Oh, the Joys of Outlining (again)

I was never much of an outliner.

Being the candy addled 10-year old that I was when I started writing, I wrote what felt right. I followed my heart and my imagination and let that take me wherever it wanted. This energy led to a lot of ideas but nothing that ever got finished.

I look back fondly on this era in my life. Oh, all the ideas I had. The confidence I had in committing every one of them to paper. But I also realize that a lot of them were (oh, how should I put this) really, really awful but still cute in their own way. And in those days, I dismissed outlining. I absolutely hated the idea of it because I viewed it as a constraint on stories. Getting bogged down in the details wasn’t really my thing then and I held onto this belief until about three years ago.

Now I realize how essential outlining is to creating a roadmap to a story and continuing its momentum when you feel lost.

And I’m feeling really lost at the moment. I’ve been revising my Festival of Shadows novel for the last year now and I’m still navigating its fraught waters. I have an outline but after six chapters of pushing through it, it doesn’t feel right. So, these last few days, I’ve been returning to the outline and doing some long overdue research on outlining strategies.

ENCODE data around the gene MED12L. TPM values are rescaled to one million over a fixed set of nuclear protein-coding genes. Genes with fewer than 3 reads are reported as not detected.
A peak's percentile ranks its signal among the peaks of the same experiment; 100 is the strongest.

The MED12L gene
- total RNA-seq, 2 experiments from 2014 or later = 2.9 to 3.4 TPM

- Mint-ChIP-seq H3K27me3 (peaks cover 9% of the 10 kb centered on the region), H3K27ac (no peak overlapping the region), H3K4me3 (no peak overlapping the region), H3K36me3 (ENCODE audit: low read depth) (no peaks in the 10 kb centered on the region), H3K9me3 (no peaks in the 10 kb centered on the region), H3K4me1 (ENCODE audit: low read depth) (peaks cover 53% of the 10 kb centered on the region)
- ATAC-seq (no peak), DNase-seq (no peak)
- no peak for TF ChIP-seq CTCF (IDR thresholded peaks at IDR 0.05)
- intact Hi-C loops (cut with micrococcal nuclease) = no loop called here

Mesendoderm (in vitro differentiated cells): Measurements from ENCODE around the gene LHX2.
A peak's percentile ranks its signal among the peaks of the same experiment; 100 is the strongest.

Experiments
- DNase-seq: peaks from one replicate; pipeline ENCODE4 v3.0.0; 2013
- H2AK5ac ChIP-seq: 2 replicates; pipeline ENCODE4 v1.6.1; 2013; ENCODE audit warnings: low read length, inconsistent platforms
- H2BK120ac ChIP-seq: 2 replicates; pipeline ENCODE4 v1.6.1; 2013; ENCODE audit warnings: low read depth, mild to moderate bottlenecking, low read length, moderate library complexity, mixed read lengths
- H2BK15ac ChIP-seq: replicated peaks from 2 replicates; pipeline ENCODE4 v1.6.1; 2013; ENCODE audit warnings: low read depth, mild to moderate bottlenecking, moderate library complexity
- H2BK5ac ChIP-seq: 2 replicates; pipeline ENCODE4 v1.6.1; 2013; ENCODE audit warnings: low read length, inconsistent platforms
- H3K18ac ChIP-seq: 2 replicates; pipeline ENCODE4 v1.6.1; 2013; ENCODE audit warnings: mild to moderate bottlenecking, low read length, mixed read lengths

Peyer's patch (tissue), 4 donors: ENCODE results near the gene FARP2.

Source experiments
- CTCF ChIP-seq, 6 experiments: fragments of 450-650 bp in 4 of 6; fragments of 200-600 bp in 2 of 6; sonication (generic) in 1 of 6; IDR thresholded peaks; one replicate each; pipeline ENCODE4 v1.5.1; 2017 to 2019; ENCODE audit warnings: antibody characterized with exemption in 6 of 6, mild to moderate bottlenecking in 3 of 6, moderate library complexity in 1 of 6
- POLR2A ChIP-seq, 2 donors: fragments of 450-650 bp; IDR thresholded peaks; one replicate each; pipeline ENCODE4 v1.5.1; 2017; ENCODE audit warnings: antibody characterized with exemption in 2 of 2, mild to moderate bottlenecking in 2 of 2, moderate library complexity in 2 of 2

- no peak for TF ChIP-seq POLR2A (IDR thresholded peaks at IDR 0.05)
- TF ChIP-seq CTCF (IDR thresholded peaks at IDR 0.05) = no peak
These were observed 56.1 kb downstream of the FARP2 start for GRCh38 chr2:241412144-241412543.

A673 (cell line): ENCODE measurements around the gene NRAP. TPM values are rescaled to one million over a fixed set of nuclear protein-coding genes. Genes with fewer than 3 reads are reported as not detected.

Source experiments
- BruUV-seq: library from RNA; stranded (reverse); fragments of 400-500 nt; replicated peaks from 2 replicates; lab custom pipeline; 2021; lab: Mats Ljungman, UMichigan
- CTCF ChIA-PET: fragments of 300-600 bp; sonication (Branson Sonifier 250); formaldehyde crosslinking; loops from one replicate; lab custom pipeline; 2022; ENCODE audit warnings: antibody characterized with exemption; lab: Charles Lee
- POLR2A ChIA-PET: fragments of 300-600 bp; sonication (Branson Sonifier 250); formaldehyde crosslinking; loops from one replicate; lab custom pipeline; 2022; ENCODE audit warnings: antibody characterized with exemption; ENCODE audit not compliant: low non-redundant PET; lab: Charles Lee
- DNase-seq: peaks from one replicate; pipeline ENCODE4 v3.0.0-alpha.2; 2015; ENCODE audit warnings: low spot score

And you know what I found: Premise statements! In fiction, this is a succinct line or two about your story. I know most of you are slapping your foreheads at me wondering how I missed something so basic but this blew my mind. Again, keep in mind that I shook my fist at outlining yelling that it couldn’t contain me.

The premise statement gets at the narrative heart of your story and it’s the very thing I’ve been struggling with FoS. I had scenes, I had twists, turns, and some motivation here or there, but I couldn’t very clearly explain what my story was about. And now I can (sorta).

It’s a work in progress (when isn’t it, honestly) but my Festival of Shadows premise goeth thusly:

“In a town filled with ghosts, witches, and other miscellaneous members of the undead, stubborn reporter Mariela Hudson seeks answers to the uncanny disappearances of her fellow citizens and to also uncover the mysteries of her past with the reluctant help of an intern who sees spirits and a cynical coworker. Their efforts draw the ire of a monster in the shadows that threaten the town.”

I’m still tinkering with my story outline so I would really love to learn your favorite outline strategies in the comments below. For those who don’t outline, how do you craft your stories?



Helpful Writerly Links

Happy Monday, everyone!

It’s a fresh week and a fresh start. And starting today, I’ll be sharing helpful links to writing, history, and other things I found interesting throughout the week. Hopefully, they’ll be as informative and/or entertaining to you as I found them.


How To Structure A Premise for Stronger Stories by Jeff Lyon (writermag.com)

7 Steps to Creating a Flexible Outline for Any Story by K. M. Weiland (Writers’ Digest)

Better Blogging Topics for Writers by Wendy van Camp (The Writing Cooperative)

Easy Budgeting for Writers (or anyone else) by Jenna Moreci (Video)